February 1, 1998 in Nation/World

Farmers Face Years Of Living Dangerously But More Regulation Unlikely For Highly Hazardous Career

Curt Anderson Associated Press
 

Farmers enjoy their own work schedules, daily contact with the outdoors, the satisfaction of a connection to the land - but they also work at one of the country’s most hazardous careers.

Researchers at the Agriculture Department examined census data from 1992 and found 673 fatalities on U.S. farms that year, about one for every 2,861 farms in the country. Tractor rollover accidents often kill.

Nonfatal injuries took a much bigger toll, with almost 65,000 fractures, lacerations, sprains, eye injuries and other accidents that caused many farm workers to miss a few days to a week of activity. Of those, more than 44,000 were hired workers.

“Agriculture is an icon of American history, but it remains one of the most dangerous industries in America,” said Jerry Scannell, president of the National Safety Council.

Despite such a record, farming is subject to fewer regulations than almost any other industry, the Agriculture Department study found.

For instance, the Fair Labor Standards Act sets limits for child farm workers on age, hours worked and conditions - limits that don’t apply if the child works on a farm owned or operated by the parents.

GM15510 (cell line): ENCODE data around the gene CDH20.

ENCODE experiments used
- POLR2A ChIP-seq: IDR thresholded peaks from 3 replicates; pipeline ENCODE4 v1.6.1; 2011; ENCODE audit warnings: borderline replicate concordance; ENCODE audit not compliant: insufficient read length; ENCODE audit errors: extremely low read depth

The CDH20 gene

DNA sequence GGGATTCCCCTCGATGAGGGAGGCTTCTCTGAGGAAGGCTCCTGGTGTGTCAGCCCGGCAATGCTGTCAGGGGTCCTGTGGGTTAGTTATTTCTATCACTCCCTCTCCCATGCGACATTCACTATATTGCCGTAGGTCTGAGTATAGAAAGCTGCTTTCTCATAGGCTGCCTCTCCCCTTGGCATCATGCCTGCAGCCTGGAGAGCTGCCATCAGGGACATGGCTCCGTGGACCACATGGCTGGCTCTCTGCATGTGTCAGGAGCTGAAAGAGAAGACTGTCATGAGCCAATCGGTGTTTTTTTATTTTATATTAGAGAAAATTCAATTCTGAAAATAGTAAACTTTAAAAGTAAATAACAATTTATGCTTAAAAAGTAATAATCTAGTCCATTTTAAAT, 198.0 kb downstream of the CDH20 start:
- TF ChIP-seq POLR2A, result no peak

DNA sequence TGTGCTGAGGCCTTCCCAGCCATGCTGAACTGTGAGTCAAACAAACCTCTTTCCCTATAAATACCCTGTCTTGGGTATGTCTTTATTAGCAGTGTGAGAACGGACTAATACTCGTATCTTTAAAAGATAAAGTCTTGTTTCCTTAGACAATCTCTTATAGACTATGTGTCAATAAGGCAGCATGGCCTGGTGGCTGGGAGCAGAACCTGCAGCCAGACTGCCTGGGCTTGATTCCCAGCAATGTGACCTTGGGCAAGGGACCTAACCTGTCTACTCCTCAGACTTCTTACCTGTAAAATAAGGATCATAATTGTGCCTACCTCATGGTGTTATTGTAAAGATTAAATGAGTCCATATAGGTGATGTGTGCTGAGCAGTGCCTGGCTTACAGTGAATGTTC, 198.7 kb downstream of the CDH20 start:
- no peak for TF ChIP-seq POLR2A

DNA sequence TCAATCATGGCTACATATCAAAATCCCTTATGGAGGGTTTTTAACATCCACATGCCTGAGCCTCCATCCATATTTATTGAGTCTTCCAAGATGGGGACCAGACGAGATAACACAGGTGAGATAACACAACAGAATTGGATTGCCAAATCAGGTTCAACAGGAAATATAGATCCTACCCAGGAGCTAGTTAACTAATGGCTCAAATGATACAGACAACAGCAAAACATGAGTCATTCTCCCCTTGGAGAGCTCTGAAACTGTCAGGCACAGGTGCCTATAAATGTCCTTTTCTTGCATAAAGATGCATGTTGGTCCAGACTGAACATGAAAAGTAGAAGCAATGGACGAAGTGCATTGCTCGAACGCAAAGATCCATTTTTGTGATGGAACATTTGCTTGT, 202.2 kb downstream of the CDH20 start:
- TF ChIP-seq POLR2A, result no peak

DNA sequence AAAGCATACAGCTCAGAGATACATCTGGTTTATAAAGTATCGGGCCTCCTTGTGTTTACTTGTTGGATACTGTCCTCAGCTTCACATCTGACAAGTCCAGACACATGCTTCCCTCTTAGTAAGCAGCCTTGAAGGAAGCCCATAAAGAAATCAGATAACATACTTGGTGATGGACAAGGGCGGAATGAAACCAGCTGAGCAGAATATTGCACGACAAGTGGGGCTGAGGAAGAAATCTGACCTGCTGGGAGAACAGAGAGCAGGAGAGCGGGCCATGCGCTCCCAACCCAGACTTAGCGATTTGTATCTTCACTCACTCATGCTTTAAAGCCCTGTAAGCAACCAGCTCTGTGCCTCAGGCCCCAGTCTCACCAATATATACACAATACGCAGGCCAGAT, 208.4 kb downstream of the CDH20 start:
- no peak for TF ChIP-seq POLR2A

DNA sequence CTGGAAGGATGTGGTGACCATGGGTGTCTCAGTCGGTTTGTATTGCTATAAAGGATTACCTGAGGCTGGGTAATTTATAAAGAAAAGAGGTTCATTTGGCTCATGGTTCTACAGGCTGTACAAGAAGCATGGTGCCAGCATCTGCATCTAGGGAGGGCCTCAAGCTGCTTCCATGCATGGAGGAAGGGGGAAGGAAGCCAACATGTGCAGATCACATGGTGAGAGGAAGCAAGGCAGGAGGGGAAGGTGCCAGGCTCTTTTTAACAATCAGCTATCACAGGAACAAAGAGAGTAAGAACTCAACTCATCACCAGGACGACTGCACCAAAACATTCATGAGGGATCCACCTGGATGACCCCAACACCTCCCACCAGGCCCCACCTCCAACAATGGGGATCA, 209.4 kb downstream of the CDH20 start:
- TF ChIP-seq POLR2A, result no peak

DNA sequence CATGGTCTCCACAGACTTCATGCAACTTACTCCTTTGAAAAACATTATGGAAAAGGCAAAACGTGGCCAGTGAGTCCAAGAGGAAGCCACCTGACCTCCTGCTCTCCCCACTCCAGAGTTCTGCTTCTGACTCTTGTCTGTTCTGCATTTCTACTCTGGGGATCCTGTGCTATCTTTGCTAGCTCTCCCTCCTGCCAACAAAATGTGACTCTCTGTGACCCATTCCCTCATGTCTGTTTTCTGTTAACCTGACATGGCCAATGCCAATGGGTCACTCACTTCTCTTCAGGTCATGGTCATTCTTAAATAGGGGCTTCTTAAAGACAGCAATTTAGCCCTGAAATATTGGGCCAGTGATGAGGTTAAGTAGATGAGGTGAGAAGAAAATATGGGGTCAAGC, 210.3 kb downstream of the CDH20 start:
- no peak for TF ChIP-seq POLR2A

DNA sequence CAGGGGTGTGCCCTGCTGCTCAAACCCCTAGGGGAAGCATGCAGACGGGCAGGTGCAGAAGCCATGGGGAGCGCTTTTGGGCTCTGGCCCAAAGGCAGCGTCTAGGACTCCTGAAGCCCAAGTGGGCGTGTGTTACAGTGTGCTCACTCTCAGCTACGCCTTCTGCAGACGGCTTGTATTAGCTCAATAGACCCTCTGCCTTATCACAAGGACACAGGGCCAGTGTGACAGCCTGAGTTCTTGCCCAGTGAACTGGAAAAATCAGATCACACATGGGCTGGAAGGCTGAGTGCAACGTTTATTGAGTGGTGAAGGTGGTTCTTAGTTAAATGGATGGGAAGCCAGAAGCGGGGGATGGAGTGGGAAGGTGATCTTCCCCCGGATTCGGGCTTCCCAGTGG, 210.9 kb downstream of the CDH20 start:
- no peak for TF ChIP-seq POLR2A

There were 490 fatalities and 20,430 other injuries from mishaps involving farm operators and family members in 1992. Not all were children, but the National Institute for Occupational Safety and Health estimates that 100 people under age 20 are killed on farms each year.

In addition, rules of the Occupational Safety and Health Administration long have exempted farms employing 10 or fewer workers and those “that do not maintain a labor camp.”

“OSHA regulations could apply to less than 3 percent of U.S. farms and cover less than 56 percent of hired workers on farms,” said Jack Runyan of USDA’s Economic Research Service.

Yet new regulations are unlikely on farmers, who have a long history of resisting labor restrictions. They point out that farming doesn’t operate by a 40-hour clock; it involves long hours using dangerous machinery and its tradition is for family members of all ages to pitch in.

Perhaps the most frequent cause of fatal accidents for all age groups is tractor rollovers. Once a multi-ton tractor hits a hole and starts to tip over, it’s difficult for the operator to jump free.

Tractor makers agreed as early as 1985 to begin selling only machines with rollover protection, but hundreds of thousands remain in use without the structures. Many also lack seat belts.

In fact, a recent survey by the Centers for Disease Control and Prevention found that although almost 40 percent of tractors in use in Iowa feature rollover protection structures, an estimated 156,000 tractors do not. Two-thirds of them are used more than 100 hours a year.

But not every farmer can afford to buy a new tractor. Five leading tractor makers, including Deere & Co. and New Holland North America, are encouraging dealers to offer rollover and seat belt kits at cost to farmers for the older machines. The estimated dealer cost of these kits is about $600, not counting freight and installation.

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